In what I believe could become a regular series on this blog, here is the new installment of the project of GOP reform. After a warning issued by Utah’s very own Jon Huntsman Jr that the Republican Party might soon become as irrelevent to the America of the 21st century as the Tories are in the United Kingdom, it’s now the House Republicans’ turn to take the final blow. John Boehler, House Minority Leader, is wearing his schadenfreude on his sleeve: “How to schedule the energy reform in the House? I have no idea. I’m not in the majority.” Cue recomforting pat on the back.

John Boehner: calling the waaaambulance

John Boehner: calling the waaaambulance

Let’s face it, it may not be easy being the minority those days, when the majority’s popularity comes as easy as product placement. The GOP is the Pepsi to Coca-Cola, it’s the Burger King to McDonald’s: we still have them around, for the sake of the good old days, for what they represent to an older generation, for the sake of simply being able to choose – but no one would ever deny the overwhelming popularity, quasi-hegemony of the other brand.  The GOP will quickly become a vintage antique in New York’s Lower East Side thrift stores if it carries on refusing the inevitable: change. Change they refused to believe in, but it happened nevertheless, and political races are all about momentum. Wait, what momentum? The Democrat’s hold on the House is near absolute, which doesn’t give the Republicans much leeway for lawmaking. Reduced to tagging along and keeping silent, Boehner is shaking his head in disbelief at the short and painful downfall suffered by the once-almighty party. He’s still clinging on to the hope that a party in the opposition tends to rise from its ashes at the first opportunity for conflict, and Boehner already knows that the bloodshed over the stimulus bill is far from over. “We will have an opportunity to talk about this probably every week for the next 18 months. As this money begins to roll out, some of it is not going to meet the straight face test. It is just not going to happen, and trust me, you will know about it.”

Or maybe we wont. The dissonance is strong in the Republican Party, so much that every point Boehner could possibly make can be counteracted by someone in his own camp. House Republican Whip Eric Cantor wants the debate of the stimulus bill to be over. Embarassing at best, a waste of valuable time at worst, the GOP received word of deadly attacks by the press and public opinion accusing the Republicans to drag their feet when necessary measures have to be made. The question of federal spending might be the new administration’s sorest point, but Boehner might be in another minority – the one willing to debate on every bill. It also appears that Republican Governors don’t necessarily want much to do with their Capitol Hill brothers (Huntsman told the Washington Times, ” I don’t even know the congressional leadership. I have not met them. I don’t listen or read whatever it is they say because it is inconsequential—completely”. Ouch!) Faced by an extremely powerful Nancy Pelosi and a President slowly leaning away from attempts at bi-partisanship, the Republicans appear to refuse, deny, object, and oppose for the beauty of the principle.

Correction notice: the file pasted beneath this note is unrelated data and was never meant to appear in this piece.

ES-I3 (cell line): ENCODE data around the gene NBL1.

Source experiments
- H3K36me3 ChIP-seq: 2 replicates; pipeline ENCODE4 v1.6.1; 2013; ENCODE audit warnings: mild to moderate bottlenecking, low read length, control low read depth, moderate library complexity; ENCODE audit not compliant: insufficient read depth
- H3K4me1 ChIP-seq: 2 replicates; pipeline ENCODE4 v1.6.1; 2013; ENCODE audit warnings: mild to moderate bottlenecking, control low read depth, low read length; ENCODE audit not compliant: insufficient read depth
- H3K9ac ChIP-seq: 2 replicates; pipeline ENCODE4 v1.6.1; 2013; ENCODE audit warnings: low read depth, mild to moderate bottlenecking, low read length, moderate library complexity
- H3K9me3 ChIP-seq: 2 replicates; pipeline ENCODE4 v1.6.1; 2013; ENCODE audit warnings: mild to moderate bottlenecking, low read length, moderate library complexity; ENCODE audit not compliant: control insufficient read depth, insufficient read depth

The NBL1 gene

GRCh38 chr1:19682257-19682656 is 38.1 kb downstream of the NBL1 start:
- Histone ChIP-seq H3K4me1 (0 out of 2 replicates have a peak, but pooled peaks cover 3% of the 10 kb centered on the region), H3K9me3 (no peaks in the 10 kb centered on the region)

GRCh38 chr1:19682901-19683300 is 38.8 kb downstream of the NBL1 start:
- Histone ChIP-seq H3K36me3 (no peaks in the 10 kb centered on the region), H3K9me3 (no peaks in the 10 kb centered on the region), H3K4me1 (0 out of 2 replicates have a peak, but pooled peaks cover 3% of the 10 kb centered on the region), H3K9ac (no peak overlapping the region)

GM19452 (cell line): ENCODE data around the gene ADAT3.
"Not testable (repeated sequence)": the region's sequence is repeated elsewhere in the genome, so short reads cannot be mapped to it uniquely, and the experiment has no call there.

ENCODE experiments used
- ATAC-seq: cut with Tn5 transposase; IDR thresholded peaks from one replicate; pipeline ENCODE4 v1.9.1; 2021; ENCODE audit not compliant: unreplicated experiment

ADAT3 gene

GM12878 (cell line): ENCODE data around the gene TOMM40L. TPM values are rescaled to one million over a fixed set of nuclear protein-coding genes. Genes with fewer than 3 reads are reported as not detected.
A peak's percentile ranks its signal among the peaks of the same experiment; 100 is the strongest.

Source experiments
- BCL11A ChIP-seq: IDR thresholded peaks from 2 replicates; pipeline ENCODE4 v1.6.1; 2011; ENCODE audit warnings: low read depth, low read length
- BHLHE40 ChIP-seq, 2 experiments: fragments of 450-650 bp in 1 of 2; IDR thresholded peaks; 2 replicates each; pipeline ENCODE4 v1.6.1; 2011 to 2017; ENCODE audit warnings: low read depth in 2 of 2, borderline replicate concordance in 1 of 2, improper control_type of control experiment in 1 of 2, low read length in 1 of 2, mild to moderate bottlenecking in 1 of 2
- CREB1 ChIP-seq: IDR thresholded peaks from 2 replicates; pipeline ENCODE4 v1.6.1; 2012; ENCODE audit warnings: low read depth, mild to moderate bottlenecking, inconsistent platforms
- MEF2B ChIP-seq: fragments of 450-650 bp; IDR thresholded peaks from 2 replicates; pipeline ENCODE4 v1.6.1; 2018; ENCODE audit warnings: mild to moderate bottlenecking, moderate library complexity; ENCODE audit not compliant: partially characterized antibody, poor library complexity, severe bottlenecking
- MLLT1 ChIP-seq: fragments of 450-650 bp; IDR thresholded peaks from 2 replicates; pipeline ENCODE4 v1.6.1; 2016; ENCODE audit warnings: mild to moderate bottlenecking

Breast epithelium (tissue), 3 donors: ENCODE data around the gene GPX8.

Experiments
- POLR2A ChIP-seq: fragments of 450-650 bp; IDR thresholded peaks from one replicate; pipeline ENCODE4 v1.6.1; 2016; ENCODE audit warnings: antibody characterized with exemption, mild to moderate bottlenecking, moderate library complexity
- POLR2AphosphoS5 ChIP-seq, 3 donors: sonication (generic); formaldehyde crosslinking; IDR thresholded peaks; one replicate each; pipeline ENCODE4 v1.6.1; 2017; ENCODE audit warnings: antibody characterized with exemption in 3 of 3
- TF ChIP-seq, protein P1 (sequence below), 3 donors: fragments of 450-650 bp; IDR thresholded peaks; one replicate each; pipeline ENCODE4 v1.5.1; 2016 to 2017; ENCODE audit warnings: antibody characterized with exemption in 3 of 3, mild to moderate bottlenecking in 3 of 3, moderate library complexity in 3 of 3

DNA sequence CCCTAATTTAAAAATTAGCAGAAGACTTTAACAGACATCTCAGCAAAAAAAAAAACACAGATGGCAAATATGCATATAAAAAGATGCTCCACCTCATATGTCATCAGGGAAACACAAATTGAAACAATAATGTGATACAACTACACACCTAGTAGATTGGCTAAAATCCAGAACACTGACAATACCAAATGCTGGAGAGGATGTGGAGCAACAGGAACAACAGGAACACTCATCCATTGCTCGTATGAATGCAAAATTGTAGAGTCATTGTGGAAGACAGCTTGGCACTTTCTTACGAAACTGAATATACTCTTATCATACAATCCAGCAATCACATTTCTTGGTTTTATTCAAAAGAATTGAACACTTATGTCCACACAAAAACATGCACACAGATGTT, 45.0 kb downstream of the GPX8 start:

What the GOP needs is to stop listening to Rush Limbaugh’s vain and empty attempts at controversy. This is not what Coco Chanel had in mind when she said that elegance is refusal. Refusal without ideology and without decent alternatives is nothing short of childishness. Waiting for Obama to stumble upon hardship or worse, to fail altogether – regardless of the fact Republicans will be on the sinking ship with everyone else – is not constructive. It’s not going to rebuild the party or grant it the credibility it so desperately needs. What the GOP needs is a thinker, an idealist, a builder – in short, a leader. A charismatic figure to gather round, a strong voice to unite with, an ideology to stand behind. Amidst the loud and lewd cacophony heard from Utah to Massachussetts and from Alaska to Florida, no one is standing up to give Boehner something to throw back at us Democrats, buoyant, pro-active and strong as ever. Why do I even bother? I could just as well lean back into my chair and eat popcorn while watching Bobby Jindal humiliate his colleagues on national television for the ninth time today. I could crack a karma joke at Mitt Romney, who was just robbed. Yet I firmly believe that no thought process can  be complete without a contradicting voice.

I might be just handing out a baseball bat to a bully, but I appreciate a fair fight. The question of government spending is on everyone’s lips. Obama called for restrictions and control, but as Boehner righteously pointed out, questions remain as to how the Democrats will pay for their $410 billion omnibus bill. Obama has alread gone so far ahead in the power scheme that the only thing Boehner and his pitiful consorts have left to do is to keep on saying “no”. It’s a recipe for failure, as they paved their own way with dischord and disagreement in times when conservatism could have meant more than an economic ideology. The Republican Party failed to address the American people’s need for a political and social life model. They’ve never really stepped out of their Congress pedestals, and Governors were too busy launching their own political committees to address a crunching and crushing middle-class. I feel for Boehner. I keep having this mental image of a tiny man wrapped around Nancy Pelosi’s finger. I used all my weekly empathy allowance on a man losing at the musical chairs of politics.

But I’m not so far gone in my sympathy to call for a do-over. I’m ready to move on.

Thanks to schmiss @ ontd_political

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